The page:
Fakenham church tower closes for first time in history

A 14th-century church tower which dominates Fakenham and is one of the biggest in Norfolk has closed for the first time in its history due to health-and-safety concerns.

An inspection this week concluded that urgent work needed to be done to the massive 115ft upper tower at Fakenham Parish Church and railings would be needed on the tower roof.

Rev Adrian Bell said: 'Sadly this will mean the end of flying flags from the church roof, which, in the past, has marked occasions such as the tragic death of Princess Diana to the recent Battle of Britain commemoration.

'I will endeavour to have the restoration work undertaken as soon as possible.'

Rev Bell said that an application would be sent to English Heritage for funding to help cover the cost of the repairs and a five-day flower festival starting on September 30 will raise money towards it.


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He was unable to say at this stage what the exact cost of repairing the tower would be but said that approximately �200,000 would be needed for this and other repairs to the church over the next two to three years.

Rev Bell said: 'I am positive by nature and I see it as my job to get the tower back into good working order and to ensure that the church is in good order for the next generation. The main concern now is to not jeopardise people's safety.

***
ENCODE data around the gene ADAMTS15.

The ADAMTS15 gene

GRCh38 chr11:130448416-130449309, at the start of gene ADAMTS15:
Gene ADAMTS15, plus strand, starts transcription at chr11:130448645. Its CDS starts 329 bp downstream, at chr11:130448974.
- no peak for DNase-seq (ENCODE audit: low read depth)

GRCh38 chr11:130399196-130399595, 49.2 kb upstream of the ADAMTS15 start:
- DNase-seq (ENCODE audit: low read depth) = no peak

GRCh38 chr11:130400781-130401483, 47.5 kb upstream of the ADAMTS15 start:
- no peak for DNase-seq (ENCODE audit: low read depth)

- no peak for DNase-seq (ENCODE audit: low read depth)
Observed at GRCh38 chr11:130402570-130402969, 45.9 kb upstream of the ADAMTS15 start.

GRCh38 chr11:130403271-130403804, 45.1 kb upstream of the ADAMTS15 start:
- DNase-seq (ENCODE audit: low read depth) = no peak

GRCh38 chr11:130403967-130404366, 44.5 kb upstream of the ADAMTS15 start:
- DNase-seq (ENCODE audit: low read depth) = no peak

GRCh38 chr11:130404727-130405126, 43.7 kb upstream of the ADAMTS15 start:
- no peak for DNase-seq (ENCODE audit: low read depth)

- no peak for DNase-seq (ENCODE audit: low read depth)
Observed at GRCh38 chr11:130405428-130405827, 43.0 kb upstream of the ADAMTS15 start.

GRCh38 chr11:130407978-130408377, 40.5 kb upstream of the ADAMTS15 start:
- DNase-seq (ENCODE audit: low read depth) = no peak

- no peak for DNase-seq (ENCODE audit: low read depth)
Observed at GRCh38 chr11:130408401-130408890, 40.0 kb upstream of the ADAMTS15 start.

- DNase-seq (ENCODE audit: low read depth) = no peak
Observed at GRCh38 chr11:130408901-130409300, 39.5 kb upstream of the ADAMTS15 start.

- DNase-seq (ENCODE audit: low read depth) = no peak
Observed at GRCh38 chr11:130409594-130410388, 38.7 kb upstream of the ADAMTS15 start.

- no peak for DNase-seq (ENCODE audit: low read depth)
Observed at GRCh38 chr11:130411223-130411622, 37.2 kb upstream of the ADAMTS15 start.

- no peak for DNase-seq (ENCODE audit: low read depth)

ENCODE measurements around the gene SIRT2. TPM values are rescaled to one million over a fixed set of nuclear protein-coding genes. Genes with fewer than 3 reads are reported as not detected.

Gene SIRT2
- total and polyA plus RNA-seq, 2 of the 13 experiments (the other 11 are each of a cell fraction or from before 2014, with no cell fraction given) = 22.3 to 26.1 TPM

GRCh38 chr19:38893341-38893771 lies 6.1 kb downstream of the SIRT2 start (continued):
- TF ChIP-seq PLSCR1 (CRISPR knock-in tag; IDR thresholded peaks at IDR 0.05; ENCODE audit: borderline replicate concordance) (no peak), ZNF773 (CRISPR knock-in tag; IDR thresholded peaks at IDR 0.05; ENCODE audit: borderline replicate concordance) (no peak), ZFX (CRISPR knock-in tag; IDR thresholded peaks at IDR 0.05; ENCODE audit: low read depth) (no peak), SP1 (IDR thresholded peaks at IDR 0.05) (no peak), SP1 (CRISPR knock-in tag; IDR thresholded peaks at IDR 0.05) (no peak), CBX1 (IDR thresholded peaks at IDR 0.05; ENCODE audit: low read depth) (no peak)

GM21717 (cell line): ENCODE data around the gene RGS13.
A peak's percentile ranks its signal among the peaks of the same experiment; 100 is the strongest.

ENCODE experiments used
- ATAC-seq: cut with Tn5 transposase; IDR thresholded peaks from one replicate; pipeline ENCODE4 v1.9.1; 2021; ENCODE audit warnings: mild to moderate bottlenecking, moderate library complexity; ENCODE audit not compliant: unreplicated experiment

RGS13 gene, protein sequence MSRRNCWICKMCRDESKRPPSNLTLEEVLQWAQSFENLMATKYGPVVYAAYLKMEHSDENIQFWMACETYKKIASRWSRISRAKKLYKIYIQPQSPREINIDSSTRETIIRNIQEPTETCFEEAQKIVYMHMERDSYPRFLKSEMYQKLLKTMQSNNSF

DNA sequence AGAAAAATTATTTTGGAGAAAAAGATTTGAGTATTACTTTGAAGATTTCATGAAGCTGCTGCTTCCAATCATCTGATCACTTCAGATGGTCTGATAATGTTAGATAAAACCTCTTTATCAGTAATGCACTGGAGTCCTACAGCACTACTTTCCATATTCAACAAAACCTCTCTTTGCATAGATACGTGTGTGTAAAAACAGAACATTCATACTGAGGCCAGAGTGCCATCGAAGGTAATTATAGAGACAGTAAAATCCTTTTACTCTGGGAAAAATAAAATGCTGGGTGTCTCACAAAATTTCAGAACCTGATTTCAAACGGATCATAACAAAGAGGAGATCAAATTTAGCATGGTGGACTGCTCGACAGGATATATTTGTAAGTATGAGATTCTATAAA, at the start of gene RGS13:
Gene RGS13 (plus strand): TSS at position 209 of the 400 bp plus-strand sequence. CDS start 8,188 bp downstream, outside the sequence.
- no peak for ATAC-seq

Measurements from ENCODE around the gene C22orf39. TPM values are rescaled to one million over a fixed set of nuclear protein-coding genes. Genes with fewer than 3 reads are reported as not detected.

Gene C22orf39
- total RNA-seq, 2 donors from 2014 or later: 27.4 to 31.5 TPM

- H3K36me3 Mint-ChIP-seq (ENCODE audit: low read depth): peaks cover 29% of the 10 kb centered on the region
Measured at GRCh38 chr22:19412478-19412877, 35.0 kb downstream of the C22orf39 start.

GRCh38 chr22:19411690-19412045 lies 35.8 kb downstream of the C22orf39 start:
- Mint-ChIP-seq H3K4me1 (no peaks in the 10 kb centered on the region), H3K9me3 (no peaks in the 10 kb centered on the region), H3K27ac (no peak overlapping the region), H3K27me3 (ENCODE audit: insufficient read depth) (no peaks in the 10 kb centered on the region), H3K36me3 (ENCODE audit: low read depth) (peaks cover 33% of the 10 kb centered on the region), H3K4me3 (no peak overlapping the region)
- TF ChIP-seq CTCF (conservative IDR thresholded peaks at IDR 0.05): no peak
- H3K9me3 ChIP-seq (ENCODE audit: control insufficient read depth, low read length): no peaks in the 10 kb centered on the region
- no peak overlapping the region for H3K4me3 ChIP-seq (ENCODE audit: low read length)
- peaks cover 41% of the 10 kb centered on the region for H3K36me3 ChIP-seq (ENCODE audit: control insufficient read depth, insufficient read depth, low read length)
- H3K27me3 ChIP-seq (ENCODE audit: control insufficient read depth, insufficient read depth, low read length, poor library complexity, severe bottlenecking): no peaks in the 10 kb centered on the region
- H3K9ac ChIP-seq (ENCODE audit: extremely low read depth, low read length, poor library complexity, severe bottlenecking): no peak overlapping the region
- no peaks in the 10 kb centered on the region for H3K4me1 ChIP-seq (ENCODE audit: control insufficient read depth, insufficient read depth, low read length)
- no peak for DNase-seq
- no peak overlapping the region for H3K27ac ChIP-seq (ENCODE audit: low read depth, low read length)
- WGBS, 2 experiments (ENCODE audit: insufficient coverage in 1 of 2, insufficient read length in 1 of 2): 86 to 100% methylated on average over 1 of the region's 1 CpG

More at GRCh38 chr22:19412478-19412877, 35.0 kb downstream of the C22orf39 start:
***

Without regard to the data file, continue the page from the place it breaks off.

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'With a lot of hard work flags could be waving from the tower again in summer next year.'

All the proceeds from the festival, called Headline News in Flowers, will go towards restoring the tower.

It will run from Thursday to October 4 from 10am to 5pm each day with a festival service on Sunday, October 3, at 10.30am. The flower festival opens at 12pm that day.

The festival will have 27 set arrangements and will show major world events from the discovery of Tutankhamun's tomb to the election of the first black president of America.

Entrance is free and festival programmes are �1 each, refreshments will be available and there will be disabled access throughout.

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